In mid-July, Costa Rican authorities dealt a severe blow to narcotrafficking by seizing more than 4 tons of cocaine at the port of Moín, in the Caribbean province of Limón. This is the second largest cocaine seizure in the country’s history.
“It was a joint effort between the Drug Control Police [PCD, in Spanish] and the Directorate of Intelligence and Security [DIS, in Spanish]. It enabled this seizure of 4,329 kilograms of cocaine hydrochloride,” Costa Rican Minister of Public Security Michael Soto told the press.
Authorities seized the drug during a routine container inspection at the Gastón Kogan Pier. During the operation, PCD agents received DIS intelligence about the possible contamination of containers on a ship that had come from Turbo, Colombia, and was bound for Limón. Agents found several packages of the drug inside a container of ceramic tiles.
“It is a significant operation, in which 173 packages were detected inside a container […]. Its legal material was floor tiles, and our officers managed to detect this substantial amount of cocaine,” the minister said. “We continue to work for the country’s well-being, we continue to make important seizures, and we hope to continue making seizures to exceed the previous year’s figures.”
From January 1 to mid-July 2021, the PCD seized 10,698 kg of cocaine that criminals had hidden in seven containers. In all of 2020, authorities found 16,192 kg of cocaine hidden in 18 containers, the Ministry of Public Security indicated.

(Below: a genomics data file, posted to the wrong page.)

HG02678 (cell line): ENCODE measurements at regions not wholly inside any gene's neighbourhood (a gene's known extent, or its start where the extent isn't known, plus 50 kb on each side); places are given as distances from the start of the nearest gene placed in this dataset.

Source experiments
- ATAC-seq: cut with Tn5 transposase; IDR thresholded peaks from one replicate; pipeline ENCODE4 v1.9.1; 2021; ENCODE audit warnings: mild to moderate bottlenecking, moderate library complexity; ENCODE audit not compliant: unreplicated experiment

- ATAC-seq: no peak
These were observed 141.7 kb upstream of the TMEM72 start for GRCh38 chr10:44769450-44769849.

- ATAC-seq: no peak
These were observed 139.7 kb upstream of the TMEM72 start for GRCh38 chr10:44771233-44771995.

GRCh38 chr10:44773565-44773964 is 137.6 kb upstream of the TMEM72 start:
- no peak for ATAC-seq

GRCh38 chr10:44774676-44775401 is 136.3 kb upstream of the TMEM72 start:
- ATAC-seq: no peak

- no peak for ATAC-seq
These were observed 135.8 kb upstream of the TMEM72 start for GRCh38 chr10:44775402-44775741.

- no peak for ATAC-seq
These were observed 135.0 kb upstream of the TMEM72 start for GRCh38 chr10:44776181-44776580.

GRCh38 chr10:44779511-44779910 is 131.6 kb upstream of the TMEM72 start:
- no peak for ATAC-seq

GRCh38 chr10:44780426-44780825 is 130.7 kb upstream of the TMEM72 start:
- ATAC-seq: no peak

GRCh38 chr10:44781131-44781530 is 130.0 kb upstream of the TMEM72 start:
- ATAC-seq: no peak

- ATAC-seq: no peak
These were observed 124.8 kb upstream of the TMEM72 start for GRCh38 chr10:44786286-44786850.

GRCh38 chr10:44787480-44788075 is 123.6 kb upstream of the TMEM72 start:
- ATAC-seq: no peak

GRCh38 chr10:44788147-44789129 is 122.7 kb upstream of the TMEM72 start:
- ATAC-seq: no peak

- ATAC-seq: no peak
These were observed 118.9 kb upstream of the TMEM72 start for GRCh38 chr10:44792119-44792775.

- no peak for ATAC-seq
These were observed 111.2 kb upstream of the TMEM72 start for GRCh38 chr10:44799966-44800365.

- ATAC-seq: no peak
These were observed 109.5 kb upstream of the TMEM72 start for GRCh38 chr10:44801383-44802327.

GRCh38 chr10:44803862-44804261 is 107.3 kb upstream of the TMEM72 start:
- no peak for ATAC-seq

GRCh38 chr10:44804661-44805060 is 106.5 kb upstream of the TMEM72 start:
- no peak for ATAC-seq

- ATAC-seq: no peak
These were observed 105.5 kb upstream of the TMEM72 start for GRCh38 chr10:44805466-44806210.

In mid-February 2020, the PCD made the largest cocaine seizure, with a shipment of more than 5 tons, which criminals had distributed among 202 briefcases and hidden inside a container carrying ornamental plants, at Moín’s APM Terminals. The container’s final destination was Rotterdam, in the Netherlands, the Costa Rican newspaper El Mundo reported.
According to InSight Crime, an international organization specializing in organized crime in Latin America, the record seizure confirmed that Costa Rica has become a major cocaine exporter to Europe and that increasingly sophisticated transnational networks are handling the shipments. According to the organization, Limón, which is located in the Caribbean Sea, is the most important port in Costa Rica and is connected to the Tortuguero Canals, waterways that cross the Barra del Colorado Wildlife Refuge, on the border with Nicaragua. Criminals use these canals “extensively to move drug shipments. This has contributed to making Limón an important departure point for cocaine headed to Europe and other international markets,” InSight Crime said.
In its International Narcotics Control Strategy Report 2021, the U.S. Department of State indicates that Costa Rica’s strategic location and vast maritime territory make the country an attractive hub for the transit, storage, and logistics of illicit drug trafficking.